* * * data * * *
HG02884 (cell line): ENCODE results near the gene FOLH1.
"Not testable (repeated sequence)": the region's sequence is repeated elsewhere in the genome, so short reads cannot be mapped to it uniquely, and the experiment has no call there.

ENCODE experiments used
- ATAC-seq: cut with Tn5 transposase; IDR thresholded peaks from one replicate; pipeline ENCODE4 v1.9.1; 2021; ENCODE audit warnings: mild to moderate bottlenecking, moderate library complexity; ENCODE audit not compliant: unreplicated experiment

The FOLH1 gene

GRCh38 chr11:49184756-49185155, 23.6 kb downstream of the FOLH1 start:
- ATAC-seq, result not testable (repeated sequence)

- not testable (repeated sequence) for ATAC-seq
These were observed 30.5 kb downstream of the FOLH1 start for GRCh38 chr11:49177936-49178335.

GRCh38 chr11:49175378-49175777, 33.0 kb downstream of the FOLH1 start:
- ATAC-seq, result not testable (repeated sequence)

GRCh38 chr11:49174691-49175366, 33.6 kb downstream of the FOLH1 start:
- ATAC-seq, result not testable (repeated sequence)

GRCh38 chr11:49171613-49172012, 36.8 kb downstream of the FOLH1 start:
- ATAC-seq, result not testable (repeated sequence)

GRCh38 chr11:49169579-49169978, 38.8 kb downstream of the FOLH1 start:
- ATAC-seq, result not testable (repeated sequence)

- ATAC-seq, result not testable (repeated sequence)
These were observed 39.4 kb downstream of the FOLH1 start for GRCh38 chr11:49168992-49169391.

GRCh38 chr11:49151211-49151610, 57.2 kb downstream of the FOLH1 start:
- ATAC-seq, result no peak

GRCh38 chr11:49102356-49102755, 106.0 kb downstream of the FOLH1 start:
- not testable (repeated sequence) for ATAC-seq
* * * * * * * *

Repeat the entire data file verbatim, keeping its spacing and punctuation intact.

HG02884 (cell line): ENCODE results near the gene FOLH1.
"Not testable (repeated sequence)": the region's sequence is repeated elsewhere in the genome, so short reads cannot be mapped to it uniquely, and the experiment has no call there.

ENCODE experiments used
- ATAC-seq: cut with Tn5 transposase; IDR thresholded peaks from one replicate; pipeline ENCODE4 v1.9.1; 2021; ENCODE audit warnings: mild to moderate bottlenecking, moderate library complexity; ENCODE audit not compliant: unreplicated experiment

The FOLH1 gene

GRCh38 chr11:49184756-49185155, 23.6 kb downstream of the FOLH1 start:
- ATAC-seq, result not testable (repeated sequence)

- not testable (repeated sequence) for ATAC-seq
These were observed 30.5 kb downstream of the FOLH1 start for GRCh38 chr11:49177936-49178335.

GRCh38 chr11:49175378-49175777, 33.0 kb downstream of the FOLH1 start:
- ATAC-seq, result not testable (repeated sequence)

GRCh38 chr11:49174691-49175366, 33.6 kb downstream of the FOLH1 start:
- ATAC-seq, result not testable (repeated sequence)

GRCh38 chr11:49171613-49172012, 36.8 kb downstream of the FOLH1 start:
- ATAC-seq, result not testable (repeated sequence)

GRCh38 chr11:49169579-49169978, 38.8 kb downstream of the FOLH1 start:
- ATAC-seq, result not testable (repeated sequence)

- ATAC-seq, result not testable (repeated sequence)
These were observed 39.4 kb downstream of the FOLH1 start for GRCh38 chr11:49168992-49169391.

GRCh38 chr11:49151211-49151610, 57.2 kb downstream of the FOLH1 start:
- ATAC-seq, result no peak

GRCh38 chr11:49102356-49102755, 106.0 kb downstream of the FOLH1 start:
- not testable (repeated sequence) for ATAC-seq